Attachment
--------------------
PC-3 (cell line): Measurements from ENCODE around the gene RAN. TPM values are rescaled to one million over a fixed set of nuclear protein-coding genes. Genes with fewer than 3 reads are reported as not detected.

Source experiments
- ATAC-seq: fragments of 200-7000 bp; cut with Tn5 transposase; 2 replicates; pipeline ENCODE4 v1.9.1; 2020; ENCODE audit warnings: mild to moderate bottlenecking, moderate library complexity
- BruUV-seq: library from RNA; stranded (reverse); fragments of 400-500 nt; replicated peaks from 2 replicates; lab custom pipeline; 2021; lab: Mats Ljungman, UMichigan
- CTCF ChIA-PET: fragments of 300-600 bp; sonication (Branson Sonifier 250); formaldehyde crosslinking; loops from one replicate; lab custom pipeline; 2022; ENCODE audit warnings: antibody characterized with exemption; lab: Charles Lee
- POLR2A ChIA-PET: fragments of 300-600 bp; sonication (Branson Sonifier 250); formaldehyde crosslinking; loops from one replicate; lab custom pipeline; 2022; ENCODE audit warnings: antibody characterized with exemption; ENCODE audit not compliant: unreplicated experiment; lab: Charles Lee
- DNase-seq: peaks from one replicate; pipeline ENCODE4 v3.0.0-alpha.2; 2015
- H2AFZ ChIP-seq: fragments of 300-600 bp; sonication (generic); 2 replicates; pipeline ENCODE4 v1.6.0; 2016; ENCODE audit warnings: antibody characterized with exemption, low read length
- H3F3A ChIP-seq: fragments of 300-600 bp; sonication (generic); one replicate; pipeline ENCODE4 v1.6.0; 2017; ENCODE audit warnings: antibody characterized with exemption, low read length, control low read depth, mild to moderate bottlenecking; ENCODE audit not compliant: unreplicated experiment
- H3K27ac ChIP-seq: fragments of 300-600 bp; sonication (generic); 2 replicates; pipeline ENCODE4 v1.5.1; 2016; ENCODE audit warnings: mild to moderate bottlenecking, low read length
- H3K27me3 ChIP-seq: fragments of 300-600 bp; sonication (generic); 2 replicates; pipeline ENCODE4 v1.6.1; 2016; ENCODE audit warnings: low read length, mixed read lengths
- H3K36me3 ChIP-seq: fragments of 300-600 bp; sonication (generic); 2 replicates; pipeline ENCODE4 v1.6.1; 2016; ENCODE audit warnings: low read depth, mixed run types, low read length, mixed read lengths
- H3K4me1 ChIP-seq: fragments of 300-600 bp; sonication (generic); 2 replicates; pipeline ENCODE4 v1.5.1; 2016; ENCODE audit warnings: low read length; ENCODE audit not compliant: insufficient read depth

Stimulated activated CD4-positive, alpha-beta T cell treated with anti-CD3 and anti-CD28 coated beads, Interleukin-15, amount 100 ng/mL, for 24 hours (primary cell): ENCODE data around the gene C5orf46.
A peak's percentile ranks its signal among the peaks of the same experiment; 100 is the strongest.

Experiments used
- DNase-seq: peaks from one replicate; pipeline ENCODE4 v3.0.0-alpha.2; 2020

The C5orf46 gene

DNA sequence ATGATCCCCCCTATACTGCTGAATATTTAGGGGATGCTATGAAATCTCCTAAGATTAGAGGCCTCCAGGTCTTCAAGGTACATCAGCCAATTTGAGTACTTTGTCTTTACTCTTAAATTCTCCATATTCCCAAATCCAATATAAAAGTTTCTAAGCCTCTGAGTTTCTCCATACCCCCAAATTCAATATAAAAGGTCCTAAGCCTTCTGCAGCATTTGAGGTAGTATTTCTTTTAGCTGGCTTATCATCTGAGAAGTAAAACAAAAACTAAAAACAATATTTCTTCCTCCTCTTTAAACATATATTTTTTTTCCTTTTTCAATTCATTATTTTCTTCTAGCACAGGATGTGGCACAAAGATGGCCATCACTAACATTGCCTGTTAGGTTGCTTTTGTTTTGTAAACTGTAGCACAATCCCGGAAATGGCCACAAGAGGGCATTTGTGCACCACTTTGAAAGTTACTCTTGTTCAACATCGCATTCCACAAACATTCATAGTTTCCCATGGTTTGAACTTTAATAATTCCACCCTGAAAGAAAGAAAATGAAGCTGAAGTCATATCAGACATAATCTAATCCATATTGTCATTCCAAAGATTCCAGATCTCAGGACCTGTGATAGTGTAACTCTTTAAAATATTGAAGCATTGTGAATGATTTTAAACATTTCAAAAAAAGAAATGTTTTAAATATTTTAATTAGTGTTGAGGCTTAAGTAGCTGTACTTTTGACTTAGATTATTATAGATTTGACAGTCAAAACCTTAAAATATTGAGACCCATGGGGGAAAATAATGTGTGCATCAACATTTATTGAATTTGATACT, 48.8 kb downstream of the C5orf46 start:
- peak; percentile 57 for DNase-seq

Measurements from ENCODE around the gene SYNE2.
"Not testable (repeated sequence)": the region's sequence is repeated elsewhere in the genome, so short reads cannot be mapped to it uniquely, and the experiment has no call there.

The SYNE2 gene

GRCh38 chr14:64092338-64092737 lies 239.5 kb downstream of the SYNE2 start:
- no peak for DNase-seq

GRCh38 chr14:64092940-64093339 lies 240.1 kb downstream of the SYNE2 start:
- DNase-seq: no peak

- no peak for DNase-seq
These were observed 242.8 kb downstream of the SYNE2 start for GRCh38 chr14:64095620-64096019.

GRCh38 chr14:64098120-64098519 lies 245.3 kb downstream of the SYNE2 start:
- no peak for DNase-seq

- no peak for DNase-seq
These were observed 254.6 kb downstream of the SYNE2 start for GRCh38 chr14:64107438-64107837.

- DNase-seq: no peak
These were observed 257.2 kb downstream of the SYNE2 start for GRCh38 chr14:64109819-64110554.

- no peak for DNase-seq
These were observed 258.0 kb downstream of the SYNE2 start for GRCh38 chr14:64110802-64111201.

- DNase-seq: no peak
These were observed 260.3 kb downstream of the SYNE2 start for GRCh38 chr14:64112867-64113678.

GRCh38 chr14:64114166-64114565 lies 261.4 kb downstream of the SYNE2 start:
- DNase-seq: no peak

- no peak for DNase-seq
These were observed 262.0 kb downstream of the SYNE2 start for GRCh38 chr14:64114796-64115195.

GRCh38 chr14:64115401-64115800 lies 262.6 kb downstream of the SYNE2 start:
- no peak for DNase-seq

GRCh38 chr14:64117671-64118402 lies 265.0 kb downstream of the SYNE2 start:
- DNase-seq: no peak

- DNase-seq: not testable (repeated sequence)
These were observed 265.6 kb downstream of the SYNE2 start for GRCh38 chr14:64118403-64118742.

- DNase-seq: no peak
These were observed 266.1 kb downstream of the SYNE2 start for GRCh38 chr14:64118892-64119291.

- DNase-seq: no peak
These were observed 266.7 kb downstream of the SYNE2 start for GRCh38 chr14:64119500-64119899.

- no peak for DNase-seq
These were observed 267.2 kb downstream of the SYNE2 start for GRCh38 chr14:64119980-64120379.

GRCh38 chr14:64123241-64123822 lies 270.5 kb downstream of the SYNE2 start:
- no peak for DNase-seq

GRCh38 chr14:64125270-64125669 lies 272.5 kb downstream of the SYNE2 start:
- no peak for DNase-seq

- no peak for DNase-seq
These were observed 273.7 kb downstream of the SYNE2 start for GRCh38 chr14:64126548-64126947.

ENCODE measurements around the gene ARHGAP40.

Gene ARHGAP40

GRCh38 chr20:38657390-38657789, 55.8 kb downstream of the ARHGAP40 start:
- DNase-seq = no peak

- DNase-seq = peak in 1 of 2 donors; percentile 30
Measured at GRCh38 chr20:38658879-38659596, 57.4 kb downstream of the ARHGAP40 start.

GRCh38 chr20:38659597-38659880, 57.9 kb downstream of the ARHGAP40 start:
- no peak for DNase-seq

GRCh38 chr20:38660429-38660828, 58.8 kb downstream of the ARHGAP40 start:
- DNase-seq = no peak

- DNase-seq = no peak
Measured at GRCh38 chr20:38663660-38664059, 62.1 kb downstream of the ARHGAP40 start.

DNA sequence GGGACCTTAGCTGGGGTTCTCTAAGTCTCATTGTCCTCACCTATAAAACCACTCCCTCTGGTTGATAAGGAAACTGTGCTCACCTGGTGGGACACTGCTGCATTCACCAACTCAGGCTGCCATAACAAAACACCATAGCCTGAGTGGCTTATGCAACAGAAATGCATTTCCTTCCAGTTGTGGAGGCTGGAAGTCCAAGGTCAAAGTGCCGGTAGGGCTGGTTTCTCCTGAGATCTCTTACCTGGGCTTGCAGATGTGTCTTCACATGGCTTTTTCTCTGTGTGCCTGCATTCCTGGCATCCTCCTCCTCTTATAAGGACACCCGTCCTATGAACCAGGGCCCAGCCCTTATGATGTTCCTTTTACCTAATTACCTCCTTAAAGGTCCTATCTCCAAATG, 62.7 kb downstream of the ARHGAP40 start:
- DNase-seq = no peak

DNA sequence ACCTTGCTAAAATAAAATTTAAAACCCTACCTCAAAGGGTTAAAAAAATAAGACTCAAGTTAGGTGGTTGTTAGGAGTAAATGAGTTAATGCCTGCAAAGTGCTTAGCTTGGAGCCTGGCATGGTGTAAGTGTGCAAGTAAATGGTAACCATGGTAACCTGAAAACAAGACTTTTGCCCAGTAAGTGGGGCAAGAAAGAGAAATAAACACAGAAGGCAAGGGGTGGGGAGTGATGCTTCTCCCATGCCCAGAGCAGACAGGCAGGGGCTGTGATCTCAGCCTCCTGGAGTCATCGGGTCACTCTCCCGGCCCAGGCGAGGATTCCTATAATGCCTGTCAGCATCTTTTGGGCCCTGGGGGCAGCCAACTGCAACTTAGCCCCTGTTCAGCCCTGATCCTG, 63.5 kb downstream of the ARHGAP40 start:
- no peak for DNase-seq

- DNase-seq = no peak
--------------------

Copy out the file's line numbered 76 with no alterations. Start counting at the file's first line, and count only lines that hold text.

DNA sequence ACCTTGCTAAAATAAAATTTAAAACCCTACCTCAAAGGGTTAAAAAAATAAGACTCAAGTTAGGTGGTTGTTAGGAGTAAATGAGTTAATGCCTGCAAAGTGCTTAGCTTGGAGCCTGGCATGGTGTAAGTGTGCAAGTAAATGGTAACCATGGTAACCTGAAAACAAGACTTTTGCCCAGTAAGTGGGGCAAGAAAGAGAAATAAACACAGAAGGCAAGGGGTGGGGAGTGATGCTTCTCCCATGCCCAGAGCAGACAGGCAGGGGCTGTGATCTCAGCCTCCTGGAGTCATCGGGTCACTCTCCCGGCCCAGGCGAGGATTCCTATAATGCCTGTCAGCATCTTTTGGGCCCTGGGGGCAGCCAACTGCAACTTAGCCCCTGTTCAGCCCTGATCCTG, 63.5 kb downstream of the ARHGAP40 start: